After reading The Princess Diarist, Fisher’s last work before her untimely death, I decided to reread her other two memoirs throughout the year. While Wishful Drinking came first chronologically I started with Shockaholic because, well, I forgot Wishful Drinking came out first.
“I mean, clearly no one would vote for volts until everything else had failed. It’s reserved for those languishing in the suicidal ideation lounge, and I had never been truly suicidal. Not that I haven’t, on occasion, thought it might be an improvement over the all-too-painful present if I could be deadish for maybe just a teeny little bit of it. You know, like a really good sleep, after which I’d wake refreshed and equal to whatever the problem had been, that problem would have now vanished.”
Carrie Fisher was a national treasure; she was also an advocate for mental health and Shockaholic delves into her experiences with ECT. She also spend a lot of time discussing her father, their trouble relationship and his brief marriage to Elizabeth Taylor. I will always love the story of how Liz and Carrie managed to get past the potential awkwardness with a simple pool push. Her views of Michael Jackson are the most interesting though, at least to me, because those aren’t anecdotes most people are familiar with.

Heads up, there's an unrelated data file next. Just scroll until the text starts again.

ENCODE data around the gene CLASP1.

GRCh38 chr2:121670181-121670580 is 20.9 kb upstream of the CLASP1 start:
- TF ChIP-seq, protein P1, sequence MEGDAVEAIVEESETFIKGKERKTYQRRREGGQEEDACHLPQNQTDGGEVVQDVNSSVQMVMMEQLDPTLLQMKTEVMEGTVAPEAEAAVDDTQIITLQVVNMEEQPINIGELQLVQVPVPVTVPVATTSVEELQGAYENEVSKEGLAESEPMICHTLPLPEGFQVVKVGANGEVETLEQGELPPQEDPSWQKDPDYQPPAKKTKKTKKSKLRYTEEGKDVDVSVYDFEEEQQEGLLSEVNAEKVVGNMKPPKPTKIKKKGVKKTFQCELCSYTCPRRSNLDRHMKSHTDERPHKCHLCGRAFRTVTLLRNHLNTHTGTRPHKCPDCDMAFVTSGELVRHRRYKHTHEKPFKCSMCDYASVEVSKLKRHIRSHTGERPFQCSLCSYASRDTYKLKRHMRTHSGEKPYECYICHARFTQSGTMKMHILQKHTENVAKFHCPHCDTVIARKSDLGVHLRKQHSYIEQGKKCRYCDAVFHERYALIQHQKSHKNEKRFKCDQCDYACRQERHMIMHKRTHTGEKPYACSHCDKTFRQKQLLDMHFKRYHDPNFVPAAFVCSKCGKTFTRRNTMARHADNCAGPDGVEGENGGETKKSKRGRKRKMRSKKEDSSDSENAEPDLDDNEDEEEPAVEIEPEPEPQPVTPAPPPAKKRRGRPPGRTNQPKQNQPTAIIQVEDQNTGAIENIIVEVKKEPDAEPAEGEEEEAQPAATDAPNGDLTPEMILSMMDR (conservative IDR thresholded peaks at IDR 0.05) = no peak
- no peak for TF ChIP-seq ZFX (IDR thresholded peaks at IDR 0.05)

Overall Carrie is an open and honest author who uses humor to lighten the darkness of the topics she covers. It’s a bit meandering and most of the essays don’t connect to one another but like everything Fisher touches it is gold.